My Position on a Second Referendum

Calls for a second referendum on our membership of the European Union have intensified in recent weeks, so I think it appropriate to make clear my position on the matter.

The first thing to say is that I appreciate some people's sincere desire for there to be a second referendum in order to reverse our withdrawal from the European Union.

I do not support this objective. 

Firstly, let's not forget that the House of Commons voted in 2015 (before I was an MP, of course) by an overwhelming margin – 544 to 52 – to give this decision to the people at large, and by almost as great a margin after the referendum to implement the outcome.  In the middle of that, of course, the British people turned out in record numbers and voted to leave the EU.  Indeed, a greater number of people voted to leave the EU than have voted for any prime minister or party in history. 

I would also point out that a second referendum would be the most divisive, hate-fuelled and disillusioning process this country could inflict on itself.  Millions of people would be enraged by the perception of an ‘elite’ trying to overturn their opinion, a political system going round in circles, and an impression that consulting them is a sham.  After all, it is not democracy when the only accepted answer to EU integration is “Yes”.

The levels of abuse and derision, and the loss of faith in Parliament, would be amplified well beyond anything we have seen in the modern age.  The world would look on with bewilderment while one of the great homes of democracy consumed itself with anger in every direction. 

In any case the polls, for what they are worth, do not show majority support for a second referendum.  This is borne out in West Oxfordshire and as I go around the constituency meeting people I find no appetite for a second referendum.  Most people can see that, whilst there are formidable challenges ahead, it is for us as a nation to overcome them rather than surrender and plunge the country into a new and more intense time of division. 

I would also politely say to all those arguing for a ‘People’s Vote’ to think very carefully about the practicalities of their proposal.  Some leading advocates of the ‘People’s Vote’ have misleadingly suggested that the vote could take place prior to our leaving the European Union in March 2019.  This is not true.

There is no standing law in the UK to permit the holding of a referendum.  Thus each referendum requires a unique Act of Parliament.  Given how hotly-contested the Parliamentary debates would be, particularly over the minutiae of the rules of the vote, it would take several months (at least) for such an Act to be passed. 

Then of course there would need to be a full campaign, lasting a number of months, for competing sides to debate and put their case to the electorate.  Considering all these things dispassionately, the earliest you could have the ‘People’s Vote’ is a year from now.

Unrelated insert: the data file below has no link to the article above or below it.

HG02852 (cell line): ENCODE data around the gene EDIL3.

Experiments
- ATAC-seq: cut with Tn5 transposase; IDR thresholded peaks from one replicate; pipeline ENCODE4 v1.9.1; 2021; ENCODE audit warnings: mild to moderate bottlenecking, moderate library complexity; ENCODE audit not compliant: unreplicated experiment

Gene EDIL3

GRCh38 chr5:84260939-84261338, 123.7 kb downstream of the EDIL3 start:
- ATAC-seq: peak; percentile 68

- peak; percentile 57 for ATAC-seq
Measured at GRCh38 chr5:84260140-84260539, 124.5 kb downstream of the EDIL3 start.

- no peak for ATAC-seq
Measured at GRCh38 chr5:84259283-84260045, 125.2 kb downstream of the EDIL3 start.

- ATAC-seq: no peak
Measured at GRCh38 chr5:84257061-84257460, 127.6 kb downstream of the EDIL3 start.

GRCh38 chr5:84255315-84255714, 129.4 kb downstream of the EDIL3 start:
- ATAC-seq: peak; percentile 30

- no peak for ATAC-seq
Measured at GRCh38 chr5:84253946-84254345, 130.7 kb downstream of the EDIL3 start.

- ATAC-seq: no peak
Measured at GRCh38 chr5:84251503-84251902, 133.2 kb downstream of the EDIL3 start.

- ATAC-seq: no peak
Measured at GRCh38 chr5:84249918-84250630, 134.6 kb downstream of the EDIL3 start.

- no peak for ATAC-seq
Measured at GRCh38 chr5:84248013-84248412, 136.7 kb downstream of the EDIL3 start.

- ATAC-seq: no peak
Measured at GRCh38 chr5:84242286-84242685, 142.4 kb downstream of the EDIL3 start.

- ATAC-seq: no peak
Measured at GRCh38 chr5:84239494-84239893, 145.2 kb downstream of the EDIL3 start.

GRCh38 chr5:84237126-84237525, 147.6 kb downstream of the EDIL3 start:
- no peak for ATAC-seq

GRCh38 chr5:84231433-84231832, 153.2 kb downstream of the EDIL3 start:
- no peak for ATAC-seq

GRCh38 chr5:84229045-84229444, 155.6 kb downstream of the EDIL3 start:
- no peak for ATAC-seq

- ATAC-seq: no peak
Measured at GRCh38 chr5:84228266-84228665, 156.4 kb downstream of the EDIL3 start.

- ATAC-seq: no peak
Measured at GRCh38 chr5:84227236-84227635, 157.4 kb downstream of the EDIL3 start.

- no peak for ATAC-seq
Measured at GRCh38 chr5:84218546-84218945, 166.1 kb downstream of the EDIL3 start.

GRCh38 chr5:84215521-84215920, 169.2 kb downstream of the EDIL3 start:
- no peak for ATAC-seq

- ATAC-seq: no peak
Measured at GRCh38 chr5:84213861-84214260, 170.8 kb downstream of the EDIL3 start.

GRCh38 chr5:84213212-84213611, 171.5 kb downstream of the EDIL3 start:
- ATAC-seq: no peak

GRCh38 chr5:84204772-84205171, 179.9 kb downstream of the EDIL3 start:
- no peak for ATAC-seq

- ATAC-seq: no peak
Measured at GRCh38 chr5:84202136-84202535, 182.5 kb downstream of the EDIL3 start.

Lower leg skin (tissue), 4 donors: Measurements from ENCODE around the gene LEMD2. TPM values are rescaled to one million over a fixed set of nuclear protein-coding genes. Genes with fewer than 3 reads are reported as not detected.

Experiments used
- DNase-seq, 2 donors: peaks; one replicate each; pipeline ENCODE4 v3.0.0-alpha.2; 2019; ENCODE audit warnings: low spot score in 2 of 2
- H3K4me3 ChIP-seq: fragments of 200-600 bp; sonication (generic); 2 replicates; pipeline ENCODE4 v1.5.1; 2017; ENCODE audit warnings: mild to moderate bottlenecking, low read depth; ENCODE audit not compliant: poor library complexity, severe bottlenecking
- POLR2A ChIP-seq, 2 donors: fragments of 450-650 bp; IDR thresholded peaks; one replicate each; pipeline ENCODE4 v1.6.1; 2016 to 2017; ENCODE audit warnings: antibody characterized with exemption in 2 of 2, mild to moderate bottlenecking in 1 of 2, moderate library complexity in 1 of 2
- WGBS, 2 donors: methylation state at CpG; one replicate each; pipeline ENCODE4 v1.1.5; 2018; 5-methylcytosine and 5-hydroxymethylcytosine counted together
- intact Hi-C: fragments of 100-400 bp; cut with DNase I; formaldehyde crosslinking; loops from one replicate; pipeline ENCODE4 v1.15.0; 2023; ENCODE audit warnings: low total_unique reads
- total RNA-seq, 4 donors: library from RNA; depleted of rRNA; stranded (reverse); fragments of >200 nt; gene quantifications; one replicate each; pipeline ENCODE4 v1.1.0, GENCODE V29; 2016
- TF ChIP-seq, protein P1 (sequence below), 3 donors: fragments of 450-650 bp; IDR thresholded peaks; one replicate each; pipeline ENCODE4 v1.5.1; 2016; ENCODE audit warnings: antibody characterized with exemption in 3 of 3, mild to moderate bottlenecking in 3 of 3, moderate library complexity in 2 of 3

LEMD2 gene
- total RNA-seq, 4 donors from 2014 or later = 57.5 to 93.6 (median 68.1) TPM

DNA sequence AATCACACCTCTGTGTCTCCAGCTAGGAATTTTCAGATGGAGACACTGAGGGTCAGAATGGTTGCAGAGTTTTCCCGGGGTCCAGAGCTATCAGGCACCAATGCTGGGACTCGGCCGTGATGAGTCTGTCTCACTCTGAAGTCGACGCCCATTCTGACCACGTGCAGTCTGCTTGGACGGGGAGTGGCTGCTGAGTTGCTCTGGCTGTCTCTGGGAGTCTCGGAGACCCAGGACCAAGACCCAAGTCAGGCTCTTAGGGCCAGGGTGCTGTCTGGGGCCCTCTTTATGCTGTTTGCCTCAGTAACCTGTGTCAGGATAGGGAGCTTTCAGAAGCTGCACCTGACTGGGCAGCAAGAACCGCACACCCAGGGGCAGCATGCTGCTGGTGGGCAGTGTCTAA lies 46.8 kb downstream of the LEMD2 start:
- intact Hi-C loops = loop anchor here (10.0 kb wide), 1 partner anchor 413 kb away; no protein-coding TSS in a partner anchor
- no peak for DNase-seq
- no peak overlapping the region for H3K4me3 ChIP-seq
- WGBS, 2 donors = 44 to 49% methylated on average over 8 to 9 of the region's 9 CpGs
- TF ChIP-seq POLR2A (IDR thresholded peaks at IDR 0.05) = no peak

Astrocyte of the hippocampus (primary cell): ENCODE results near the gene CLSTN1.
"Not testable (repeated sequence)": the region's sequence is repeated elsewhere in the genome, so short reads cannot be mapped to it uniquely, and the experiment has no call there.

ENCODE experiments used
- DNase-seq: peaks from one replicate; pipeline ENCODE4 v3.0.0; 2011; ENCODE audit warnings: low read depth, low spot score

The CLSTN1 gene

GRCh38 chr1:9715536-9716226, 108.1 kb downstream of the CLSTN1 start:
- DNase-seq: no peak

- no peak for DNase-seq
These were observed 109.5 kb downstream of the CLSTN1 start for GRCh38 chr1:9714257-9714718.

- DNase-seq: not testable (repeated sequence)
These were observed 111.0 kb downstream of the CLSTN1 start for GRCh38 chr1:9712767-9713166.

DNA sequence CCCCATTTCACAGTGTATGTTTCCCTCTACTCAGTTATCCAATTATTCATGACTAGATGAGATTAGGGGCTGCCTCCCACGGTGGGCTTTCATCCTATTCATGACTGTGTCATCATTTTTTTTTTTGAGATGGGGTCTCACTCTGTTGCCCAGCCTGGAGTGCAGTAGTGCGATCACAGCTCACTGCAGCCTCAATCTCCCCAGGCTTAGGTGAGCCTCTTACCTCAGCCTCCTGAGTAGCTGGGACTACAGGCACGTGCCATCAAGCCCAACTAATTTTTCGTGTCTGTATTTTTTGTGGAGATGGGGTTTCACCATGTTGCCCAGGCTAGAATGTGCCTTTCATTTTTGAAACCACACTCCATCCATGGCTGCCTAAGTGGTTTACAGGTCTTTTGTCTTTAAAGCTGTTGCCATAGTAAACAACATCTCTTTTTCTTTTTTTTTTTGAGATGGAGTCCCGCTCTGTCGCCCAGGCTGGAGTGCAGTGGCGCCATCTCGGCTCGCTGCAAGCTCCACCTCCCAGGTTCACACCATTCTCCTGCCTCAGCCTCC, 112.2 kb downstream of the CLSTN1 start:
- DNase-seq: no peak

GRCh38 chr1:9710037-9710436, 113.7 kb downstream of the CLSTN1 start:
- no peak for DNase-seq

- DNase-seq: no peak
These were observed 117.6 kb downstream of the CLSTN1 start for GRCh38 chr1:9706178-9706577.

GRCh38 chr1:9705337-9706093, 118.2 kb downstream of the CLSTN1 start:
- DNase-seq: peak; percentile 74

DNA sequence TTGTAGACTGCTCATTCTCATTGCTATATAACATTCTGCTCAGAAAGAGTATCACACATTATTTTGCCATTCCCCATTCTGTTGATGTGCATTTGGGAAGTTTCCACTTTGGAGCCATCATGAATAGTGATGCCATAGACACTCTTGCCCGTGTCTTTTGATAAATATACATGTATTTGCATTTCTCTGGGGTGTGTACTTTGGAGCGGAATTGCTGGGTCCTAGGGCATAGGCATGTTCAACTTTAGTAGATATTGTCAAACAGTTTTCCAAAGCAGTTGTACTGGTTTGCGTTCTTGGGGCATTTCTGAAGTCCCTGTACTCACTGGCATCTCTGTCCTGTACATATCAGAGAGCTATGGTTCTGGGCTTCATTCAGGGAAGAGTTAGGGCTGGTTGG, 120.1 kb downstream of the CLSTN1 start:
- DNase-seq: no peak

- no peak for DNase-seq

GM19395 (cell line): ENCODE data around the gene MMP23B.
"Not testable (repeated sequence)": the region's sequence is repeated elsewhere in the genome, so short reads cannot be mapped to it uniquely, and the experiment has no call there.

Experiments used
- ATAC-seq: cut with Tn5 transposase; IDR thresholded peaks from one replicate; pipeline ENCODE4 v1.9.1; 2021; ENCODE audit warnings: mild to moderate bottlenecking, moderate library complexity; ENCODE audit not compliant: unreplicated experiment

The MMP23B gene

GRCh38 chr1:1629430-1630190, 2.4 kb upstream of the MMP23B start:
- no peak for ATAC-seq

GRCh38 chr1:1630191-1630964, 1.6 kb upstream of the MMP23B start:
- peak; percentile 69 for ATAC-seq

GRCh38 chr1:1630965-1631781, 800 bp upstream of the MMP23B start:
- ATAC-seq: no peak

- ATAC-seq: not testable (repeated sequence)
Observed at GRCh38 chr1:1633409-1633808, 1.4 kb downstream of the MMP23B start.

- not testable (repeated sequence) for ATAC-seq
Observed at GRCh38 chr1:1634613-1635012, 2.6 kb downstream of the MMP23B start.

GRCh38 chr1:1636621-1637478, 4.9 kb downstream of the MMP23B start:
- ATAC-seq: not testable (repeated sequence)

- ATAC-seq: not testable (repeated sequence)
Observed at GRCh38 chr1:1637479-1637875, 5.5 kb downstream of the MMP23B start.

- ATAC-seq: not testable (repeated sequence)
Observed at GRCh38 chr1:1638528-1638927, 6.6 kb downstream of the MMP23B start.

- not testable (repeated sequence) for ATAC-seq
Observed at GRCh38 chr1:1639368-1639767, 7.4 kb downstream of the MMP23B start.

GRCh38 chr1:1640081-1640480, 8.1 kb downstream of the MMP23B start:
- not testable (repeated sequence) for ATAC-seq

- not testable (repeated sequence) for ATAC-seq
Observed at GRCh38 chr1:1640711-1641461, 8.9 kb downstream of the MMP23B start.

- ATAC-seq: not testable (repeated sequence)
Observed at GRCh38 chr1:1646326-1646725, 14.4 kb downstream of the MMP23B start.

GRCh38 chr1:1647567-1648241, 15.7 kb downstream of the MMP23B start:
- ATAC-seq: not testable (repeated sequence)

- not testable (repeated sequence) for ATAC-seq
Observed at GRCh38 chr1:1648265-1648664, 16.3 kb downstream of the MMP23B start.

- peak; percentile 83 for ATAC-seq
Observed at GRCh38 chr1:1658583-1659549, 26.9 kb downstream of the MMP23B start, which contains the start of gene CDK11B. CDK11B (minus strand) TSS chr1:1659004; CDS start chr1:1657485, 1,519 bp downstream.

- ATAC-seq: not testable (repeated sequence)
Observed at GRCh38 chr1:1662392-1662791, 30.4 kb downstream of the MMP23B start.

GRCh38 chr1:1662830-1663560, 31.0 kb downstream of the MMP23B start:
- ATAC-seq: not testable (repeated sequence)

This then presents the small matter of needing to extend the Article 50 process, which requires the EU’s permission, whilst we sort out our own affairs.  Even if the EU agreed to our request (which is no guarantee, given that Guy Verhofstadt, the EU Parliament’s chief Brexit representative, recently declared that “we will never accept an extension on Article 50”), just think of the immense loss of negotiating power that would be involved in begging the EU27 to extend the negotiating timeline.

This entire process would cast an almighty cloud of uncertainty over our democracy and our economy.  Business, which dislikes uncertainty far more than any particular outcome, would be faced with it for a great deal longer. 

I would also welcome greater clarity from ‘People’s Vote’ campaigners as to what the question should be.  Some say that it should be a ‘take it or leave it’ vote on the final deal, others would rather a re-run of the first referendum, and a multiple choice vote between ‘Remain’, ‘Chequers’ and ‘No Deal’ has also been suggested.

Given the intense argument and difficulty involved even in setting the question, I think those arguing for a ‘People’s Vote’ need to ask themselves whether they really think it will resolve the matter.

The truth is that no-one can be confident that another vote would settle matters.  In fact, we can be sure of the very opposite.

There is no evidence of a dramatic shift in public opinion since the vote two years ago.  So if we once again voted to Leave then we would be in the exact same position that we are in now – only a year of great uncertainty and division down the line and in a weaker negotiating position.  If the vote did indeed result in a vote to Remain, so great would be the outcry of Brexit being abandoned that the campaign for a third ‘winner takes all’ vote would start immediately.

A ‘People’s Vote’ would only lead to greater uncertainty and greater division in the most bitter political campaign in memory.  It would deal a perhaps fatal blow to trust in politics and our very democracy.  And despite all of this damage and misery, it would not resolve matters.

My firm belief is that we now need to heal the divide - not make it deeper – and come together to make a success of our withdrawal from the European Union. 

Robert Courts MP